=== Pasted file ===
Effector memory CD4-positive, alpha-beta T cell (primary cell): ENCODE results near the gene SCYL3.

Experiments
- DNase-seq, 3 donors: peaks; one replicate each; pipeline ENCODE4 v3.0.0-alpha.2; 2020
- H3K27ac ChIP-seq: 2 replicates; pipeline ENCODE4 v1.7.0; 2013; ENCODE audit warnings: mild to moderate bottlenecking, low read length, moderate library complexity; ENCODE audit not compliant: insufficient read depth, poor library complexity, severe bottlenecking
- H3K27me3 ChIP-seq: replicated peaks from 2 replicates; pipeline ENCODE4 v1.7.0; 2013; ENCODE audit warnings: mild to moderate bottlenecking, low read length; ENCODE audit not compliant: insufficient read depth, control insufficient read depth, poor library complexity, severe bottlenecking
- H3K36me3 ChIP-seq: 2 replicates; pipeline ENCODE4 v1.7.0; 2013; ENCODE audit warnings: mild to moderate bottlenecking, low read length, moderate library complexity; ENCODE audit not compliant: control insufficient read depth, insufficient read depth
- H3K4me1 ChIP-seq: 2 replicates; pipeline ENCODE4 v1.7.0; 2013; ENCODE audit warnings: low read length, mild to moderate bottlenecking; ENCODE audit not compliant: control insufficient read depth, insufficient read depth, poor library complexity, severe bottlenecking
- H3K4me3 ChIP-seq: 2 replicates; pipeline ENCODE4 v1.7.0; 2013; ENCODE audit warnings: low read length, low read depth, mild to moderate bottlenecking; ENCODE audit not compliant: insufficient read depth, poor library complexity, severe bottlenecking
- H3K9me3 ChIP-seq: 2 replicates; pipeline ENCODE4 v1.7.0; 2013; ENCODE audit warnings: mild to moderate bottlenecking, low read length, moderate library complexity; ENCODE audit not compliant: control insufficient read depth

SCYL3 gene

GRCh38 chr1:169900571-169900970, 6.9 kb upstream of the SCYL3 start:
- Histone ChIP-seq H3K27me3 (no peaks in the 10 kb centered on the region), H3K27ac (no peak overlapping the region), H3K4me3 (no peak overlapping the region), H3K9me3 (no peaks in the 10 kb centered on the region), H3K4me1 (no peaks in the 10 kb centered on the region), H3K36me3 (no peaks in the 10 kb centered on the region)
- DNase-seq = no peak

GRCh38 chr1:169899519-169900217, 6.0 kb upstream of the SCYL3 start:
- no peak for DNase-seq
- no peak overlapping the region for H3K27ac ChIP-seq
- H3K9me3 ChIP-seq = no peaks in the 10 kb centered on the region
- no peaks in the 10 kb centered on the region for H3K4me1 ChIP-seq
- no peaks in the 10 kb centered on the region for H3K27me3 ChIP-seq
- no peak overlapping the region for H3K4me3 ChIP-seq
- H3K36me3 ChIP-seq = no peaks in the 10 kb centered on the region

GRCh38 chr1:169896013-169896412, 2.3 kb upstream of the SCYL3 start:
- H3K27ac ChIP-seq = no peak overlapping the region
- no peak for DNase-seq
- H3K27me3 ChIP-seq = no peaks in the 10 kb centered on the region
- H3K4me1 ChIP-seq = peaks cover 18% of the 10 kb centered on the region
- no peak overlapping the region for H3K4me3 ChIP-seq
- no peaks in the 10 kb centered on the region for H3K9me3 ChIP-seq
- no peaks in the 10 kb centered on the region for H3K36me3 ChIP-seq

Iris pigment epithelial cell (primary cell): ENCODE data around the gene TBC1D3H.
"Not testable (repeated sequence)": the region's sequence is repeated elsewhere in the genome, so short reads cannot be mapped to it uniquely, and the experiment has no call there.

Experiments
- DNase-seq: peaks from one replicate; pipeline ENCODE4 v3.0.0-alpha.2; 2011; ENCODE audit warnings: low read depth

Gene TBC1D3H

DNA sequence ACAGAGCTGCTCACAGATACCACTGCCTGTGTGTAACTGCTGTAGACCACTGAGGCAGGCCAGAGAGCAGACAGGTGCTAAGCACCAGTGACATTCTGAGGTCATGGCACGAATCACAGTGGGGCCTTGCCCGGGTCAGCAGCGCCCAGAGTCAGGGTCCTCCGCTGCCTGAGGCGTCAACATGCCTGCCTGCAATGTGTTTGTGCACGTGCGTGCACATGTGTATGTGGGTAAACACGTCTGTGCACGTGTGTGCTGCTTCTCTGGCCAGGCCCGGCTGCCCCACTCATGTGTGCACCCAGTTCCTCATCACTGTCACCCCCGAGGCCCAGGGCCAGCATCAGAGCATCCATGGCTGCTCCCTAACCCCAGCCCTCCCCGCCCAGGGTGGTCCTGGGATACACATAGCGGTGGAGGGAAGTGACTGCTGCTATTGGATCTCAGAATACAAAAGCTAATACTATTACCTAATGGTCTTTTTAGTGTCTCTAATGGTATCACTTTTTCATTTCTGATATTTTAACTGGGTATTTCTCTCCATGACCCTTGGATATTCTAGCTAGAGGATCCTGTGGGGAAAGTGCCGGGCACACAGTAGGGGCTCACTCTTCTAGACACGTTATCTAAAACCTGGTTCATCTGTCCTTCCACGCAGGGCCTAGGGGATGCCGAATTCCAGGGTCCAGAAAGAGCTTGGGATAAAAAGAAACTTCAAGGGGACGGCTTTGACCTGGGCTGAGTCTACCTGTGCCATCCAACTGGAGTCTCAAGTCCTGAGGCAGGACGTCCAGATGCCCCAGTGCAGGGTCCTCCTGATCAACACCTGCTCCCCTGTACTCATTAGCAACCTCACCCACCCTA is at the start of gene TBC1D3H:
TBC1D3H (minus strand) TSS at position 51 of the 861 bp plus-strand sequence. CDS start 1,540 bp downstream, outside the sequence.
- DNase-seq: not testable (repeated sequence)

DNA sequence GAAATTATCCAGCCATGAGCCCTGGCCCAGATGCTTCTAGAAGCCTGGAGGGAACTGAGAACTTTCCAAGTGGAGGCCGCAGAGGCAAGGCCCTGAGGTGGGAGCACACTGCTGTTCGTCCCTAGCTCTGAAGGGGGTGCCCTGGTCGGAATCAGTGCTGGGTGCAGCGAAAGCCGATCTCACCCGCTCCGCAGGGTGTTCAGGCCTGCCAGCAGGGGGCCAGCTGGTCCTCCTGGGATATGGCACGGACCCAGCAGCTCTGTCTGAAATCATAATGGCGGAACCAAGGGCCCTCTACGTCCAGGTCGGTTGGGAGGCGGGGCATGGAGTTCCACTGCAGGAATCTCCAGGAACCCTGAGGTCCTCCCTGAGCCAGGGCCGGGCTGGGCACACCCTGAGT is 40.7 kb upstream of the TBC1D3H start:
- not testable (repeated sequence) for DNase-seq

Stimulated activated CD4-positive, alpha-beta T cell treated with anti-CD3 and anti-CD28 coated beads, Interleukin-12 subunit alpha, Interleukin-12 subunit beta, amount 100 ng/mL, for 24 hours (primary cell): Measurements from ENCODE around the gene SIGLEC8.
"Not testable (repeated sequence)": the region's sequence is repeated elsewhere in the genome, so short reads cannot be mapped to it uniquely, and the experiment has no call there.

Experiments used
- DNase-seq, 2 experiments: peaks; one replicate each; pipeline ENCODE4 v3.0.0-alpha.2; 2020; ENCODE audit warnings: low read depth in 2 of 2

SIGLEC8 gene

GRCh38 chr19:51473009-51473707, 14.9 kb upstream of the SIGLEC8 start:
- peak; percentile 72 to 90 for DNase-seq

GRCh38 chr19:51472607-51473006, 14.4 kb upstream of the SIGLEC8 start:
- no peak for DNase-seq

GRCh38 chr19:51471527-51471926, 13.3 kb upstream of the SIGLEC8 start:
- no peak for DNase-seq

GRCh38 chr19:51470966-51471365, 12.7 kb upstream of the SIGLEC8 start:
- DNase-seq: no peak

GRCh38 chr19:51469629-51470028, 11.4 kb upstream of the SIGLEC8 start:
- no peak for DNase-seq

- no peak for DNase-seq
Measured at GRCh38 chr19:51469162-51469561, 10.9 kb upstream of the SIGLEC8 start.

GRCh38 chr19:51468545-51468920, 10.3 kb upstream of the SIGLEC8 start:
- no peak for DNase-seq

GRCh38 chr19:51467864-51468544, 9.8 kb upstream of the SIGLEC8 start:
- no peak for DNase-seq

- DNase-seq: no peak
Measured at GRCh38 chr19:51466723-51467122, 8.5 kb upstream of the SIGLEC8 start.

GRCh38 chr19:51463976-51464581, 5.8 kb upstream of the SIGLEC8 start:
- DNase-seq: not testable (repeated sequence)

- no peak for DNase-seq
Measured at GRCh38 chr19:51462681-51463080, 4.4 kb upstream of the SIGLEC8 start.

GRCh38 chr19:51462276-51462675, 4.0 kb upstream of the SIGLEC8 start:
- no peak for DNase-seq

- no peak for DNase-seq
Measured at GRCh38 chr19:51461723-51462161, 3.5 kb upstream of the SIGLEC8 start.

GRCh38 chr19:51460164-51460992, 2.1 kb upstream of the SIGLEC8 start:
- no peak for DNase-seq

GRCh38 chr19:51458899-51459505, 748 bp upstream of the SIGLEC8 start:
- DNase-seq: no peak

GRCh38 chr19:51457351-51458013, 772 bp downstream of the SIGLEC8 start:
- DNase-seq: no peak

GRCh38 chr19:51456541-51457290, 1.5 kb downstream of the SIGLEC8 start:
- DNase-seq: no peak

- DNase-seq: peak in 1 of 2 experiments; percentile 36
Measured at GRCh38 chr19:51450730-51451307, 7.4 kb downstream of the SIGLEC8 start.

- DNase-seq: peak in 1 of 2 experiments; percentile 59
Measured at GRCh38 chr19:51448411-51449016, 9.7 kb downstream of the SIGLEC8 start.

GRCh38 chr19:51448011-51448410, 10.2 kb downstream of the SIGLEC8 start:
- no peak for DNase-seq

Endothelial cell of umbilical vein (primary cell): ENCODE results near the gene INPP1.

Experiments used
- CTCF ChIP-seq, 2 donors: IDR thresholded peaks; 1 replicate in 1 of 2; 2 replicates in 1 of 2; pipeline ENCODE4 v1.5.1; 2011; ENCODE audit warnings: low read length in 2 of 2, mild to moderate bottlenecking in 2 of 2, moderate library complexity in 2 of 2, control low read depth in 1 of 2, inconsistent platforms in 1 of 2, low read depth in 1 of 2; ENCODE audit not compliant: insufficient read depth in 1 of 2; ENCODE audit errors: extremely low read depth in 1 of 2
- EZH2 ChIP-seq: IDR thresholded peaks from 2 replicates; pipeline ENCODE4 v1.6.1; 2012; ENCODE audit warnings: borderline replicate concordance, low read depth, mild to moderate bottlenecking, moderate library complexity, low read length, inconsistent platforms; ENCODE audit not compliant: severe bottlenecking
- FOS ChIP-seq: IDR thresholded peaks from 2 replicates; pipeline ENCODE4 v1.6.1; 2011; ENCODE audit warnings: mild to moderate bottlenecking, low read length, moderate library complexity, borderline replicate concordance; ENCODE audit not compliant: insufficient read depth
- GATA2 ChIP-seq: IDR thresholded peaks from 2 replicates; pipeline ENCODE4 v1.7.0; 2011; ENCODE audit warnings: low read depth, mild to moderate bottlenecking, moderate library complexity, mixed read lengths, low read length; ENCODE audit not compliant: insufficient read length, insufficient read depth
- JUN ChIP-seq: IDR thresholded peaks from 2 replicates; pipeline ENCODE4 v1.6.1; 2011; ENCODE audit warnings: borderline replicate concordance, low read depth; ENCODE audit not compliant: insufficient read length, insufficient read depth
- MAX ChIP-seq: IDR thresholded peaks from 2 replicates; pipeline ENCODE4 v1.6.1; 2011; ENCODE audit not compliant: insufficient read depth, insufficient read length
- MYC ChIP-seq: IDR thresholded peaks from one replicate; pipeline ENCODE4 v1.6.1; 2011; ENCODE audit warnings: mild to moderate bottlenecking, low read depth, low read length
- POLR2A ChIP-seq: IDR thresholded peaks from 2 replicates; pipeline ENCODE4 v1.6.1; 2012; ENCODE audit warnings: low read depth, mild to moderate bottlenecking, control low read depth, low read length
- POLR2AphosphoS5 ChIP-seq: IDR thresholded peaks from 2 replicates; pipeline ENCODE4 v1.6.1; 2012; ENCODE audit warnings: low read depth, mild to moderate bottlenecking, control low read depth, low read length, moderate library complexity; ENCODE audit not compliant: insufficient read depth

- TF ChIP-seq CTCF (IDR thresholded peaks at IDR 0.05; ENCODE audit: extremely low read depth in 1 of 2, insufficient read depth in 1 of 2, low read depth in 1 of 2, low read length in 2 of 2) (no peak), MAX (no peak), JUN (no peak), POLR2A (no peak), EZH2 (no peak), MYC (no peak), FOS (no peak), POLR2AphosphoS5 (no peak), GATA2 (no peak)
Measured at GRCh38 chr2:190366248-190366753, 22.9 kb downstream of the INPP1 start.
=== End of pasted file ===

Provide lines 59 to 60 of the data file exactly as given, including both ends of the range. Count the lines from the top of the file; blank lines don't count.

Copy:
GRCh38 chr19:51467864-51468544, 9.8 kb upstream of the SIGLEC8 start:
- no peak for DNase-seq